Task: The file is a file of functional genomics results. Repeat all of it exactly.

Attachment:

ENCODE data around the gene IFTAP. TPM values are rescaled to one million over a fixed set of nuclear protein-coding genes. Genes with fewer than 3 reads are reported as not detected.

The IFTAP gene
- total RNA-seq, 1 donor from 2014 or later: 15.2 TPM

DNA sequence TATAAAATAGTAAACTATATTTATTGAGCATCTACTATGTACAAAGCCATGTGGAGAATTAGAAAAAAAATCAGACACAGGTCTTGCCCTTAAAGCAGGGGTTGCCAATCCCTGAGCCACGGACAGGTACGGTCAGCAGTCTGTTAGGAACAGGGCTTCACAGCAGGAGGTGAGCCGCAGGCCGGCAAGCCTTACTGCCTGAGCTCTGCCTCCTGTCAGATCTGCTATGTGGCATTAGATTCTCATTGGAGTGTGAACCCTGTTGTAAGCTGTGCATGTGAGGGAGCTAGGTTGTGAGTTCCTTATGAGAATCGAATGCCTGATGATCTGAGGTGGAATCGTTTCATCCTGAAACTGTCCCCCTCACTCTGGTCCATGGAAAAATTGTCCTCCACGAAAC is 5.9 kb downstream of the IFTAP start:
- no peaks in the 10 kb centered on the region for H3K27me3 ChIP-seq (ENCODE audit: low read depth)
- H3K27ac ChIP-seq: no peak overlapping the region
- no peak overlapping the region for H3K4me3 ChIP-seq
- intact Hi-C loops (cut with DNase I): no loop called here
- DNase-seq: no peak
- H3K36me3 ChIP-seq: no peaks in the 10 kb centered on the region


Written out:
ENCODE data around the gene IFTAP. TPM values are rescaled to one million over a fixed set of nuclear protein-coding genes. Genes with fewer than 3 reads are reported as not detected.

The IFTAP gene
- total RNA-seq, 1 donor from 2014 or later: 15.2 TPM

DNA sequence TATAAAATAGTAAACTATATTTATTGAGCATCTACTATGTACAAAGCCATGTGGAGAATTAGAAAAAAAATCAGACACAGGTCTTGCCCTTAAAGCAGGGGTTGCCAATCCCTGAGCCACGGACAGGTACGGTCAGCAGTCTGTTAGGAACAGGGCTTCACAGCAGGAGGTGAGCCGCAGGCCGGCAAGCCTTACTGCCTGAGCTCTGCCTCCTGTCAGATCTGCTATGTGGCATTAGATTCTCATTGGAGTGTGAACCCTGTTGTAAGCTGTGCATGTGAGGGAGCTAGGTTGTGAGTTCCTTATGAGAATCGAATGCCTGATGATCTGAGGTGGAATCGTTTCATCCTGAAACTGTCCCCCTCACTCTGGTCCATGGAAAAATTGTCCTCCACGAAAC is 5.9 kb downstream of the IFTAP start:
- no peaks in the 10 kb centered on the region for H3K27me3 ChIP-seq (ENCODE audit: low read depth)
- H3K27ac ChIP-seq: no peak overlapping the region
- no peak overlapping the region for H3K4me3 ChIP-seq
- intact Hi-C loops (cut with DNase I): no loop called here
- DNase-seq: no peak
- H3K36me3 ChIP-seq: no peaks in the 10 kb centered on the region